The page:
By Ron Synovitz, RFE/RL
Amember of Azerbaijan's ruling political party has reacted gleefully to calls from Iranian lawmakers for the renegotiation of the 19th-century treaty that created the border between their countries.
Iranian state media suggest that renegotiating the 185-year-old Treaty of Turkmenchay would lead to the annexation of northern Azerbaijan by Tehran.
But Siyavush Novruzov, deputy executive secretary of the ruling New Azerbaijan Party in Baku, says any renegotiation of the treaty would force Tehran to cede territory in northwestern Iran to Azerbaijan.
The Treaty of Turkmenchay was negotiated in 1828 after Persian forces were defeated by the tsar's army in the Russo-Persian War.
Having lost the war, the Persians were forced to recognize Russian control over what is now Armenia and Azerbaijan.
The Treaty of Turkmenchay established the Aras River as the common boundary between tsarist Russia and the Persian Empire, ruled at the time by the Qajar dynasty.
After the collapse of the Soviet Union in 1991, that demarcation line became the border between Iran and the former Soviet republics of Azerbaijan and Armenia.
The signing of the Treaty of Turkmenchay
This treaty represented the Persian Empire's recognition of Russian suzerainty over the Erivan Khanate, Naxcivan Khanate, and the remainder of the Talysh Khanate, establishing the Aras River as the common boundary between both empires, after the defeat of the Persians in 1828 at the end of the Russo-Persian War.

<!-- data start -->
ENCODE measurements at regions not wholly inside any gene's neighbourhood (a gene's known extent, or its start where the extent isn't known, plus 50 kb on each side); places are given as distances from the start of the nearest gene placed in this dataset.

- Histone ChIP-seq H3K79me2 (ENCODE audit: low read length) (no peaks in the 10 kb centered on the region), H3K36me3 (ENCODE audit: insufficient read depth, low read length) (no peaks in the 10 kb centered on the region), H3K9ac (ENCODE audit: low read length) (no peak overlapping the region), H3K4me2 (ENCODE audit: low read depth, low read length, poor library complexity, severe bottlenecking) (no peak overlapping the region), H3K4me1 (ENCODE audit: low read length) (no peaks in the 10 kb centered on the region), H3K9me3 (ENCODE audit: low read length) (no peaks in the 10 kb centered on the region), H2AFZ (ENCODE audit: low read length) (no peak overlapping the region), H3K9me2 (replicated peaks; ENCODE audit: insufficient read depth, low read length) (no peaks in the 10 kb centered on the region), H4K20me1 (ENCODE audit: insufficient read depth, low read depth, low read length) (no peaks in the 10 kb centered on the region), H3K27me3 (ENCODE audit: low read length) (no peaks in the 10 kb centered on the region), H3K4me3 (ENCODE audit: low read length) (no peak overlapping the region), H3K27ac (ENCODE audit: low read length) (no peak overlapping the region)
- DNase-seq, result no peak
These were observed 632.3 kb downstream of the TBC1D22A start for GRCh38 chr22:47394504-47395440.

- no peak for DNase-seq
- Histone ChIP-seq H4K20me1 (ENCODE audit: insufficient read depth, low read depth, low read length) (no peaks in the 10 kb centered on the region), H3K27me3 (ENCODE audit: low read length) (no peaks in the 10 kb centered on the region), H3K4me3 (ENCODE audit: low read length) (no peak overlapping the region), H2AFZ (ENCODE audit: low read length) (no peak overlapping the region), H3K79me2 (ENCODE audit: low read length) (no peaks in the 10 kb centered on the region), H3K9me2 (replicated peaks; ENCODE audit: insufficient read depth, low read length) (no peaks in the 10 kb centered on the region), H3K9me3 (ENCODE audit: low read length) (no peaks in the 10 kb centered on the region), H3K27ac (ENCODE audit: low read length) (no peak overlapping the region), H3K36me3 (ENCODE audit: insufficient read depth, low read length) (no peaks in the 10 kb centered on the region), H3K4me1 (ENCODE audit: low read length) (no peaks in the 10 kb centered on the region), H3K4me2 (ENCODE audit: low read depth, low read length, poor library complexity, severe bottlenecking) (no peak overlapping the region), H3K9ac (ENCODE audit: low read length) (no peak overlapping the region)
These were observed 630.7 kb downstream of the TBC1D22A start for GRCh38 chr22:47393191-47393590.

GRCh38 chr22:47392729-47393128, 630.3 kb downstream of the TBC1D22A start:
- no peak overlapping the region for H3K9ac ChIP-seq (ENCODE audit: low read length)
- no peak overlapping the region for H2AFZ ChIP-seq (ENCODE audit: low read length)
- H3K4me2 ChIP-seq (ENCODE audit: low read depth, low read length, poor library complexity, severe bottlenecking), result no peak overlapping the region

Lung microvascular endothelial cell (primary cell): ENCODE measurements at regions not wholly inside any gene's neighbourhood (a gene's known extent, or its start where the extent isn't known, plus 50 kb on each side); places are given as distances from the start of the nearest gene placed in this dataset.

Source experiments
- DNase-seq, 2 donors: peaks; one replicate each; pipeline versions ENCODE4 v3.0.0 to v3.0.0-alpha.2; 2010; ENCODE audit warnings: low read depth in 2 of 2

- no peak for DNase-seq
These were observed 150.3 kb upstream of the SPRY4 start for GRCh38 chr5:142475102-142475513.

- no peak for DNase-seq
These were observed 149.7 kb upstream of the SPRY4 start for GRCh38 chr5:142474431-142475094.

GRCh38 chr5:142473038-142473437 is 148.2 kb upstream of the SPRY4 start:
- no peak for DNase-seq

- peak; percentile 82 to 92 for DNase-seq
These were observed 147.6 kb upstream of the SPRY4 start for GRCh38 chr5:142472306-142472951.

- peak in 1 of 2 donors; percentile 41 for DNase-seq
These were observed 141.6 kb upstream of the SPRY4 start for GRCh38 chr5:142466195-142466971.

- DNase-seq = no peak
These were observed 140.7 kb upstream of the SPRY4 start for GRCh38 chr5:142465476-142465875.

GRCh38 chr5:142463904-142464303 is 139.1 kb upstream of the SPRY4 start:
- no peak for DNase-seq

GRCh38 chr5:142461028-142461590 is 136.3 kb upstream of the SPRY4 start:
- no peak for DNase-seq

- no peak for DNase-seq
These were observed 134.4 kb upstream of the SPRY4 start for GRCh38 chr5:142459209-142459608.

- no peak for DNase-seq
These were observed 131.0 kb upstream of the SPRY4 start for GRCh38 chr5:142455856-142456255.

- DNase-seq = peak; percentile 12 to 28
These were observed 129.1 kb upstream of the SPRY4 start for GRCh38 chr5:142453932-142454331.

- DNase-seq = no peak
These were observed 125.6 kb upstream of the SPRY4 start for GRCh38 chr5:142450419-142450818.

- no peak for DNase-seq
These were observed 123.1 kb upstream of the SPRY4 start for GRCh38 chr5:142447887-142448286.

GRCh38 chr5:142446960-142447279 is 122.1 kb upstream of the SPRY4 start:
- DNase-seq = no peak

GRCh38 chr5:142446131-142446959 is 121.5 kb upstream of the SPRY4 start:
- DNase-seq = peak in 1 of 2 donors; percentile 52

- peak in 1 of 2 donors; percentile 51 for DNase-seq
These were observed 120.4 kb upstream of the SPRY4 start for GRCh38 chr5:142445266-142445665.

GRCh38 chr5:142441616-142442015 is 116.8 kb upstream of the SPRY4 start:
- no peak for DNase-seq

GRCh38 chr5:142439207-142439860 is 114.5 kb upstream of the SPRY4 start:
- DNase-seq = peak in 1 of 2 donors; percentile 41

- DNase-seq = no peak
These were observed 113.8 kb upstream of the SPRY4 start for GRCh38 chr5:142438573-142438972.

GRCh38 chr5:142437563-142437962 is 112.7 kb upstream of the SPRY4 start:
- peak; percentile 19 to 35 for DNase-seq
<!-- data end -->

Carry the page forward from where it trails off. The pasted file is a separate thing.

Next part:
Back To Square One?
Parliament deputies from northwestern Iran this week reportedly have been drafting a bill that will call for a revision of the Treaty of Turkmenchay.
Iran's Fars news agency on April 9 quoted Kamaloddin Pir-Moazzen, a member of parliament from Iran's northwestern Ardabil Province, as saying that lawmakers were now working on the draft legislation.
And on April 10 another lawmaker, Nader Qazipur of Orumieh (Urmia), the capital of Iran's West Azerbaijan Province, was quoted as saying that parliament was ready to revise the treaty if Baku didn't stop what he described as "vicious acts."
But in Baku, Novruzov is arguing that one of the key signatories of the treaty, the Qajar Crown Prince Abbas Mirza, was from a Turkic-speaking family with historic Azerbaijani roots.
He says that means the Treaty of Turkmenchay is a "treaty of Azerbaijanis, not the Persians, in terms of legitimacy."
Relations between Tehran and Baku have been tense in recent months over Azerbaijan's ties to Israel, with Iran accusing Azerbaijan of allowing Israeli spies to use its territory. But the latest barb in relations came in late March when groups seeking independence for Iran's large Azeri minority held a conference in Baku.
This week's remarks by the Iranian lawmakers are not the first time that Iranian territorial claims have come up in the months ahead of the June presidential and provincial elections in Iran.
Ayatollah Mohammad Bagher Kharrazi, a presidential hopeful, said in February that Tajikistan, Armenia, and Azerbaijan would be "returned" to Iran if he became the country's next president.
Those remarks led to an angry reply from Tajikistan's Foreign Ministry. It rated Kharrazi's statement as "the remarks of an intriguer, an ignoramus, and an unaware person."
The Foreign Ministry in Dushanbe also said Kharrazi "does not understand the realities of what is happening and the current situation in the region and the world, as well as the system of international law."
Written by Ron Synovitz, based on reporting by RFE/RL's Azerbaijan Service and Radio Farda, Fars, APA, and Asia-Plus
Copyright (c) 2013 RFE/RL, Inc. Reprinted with the permission of Radio Free Europe/Radio Liberty, 1201 Connecticut Ave., N.W. Washington DC 20036. www.rferl.org
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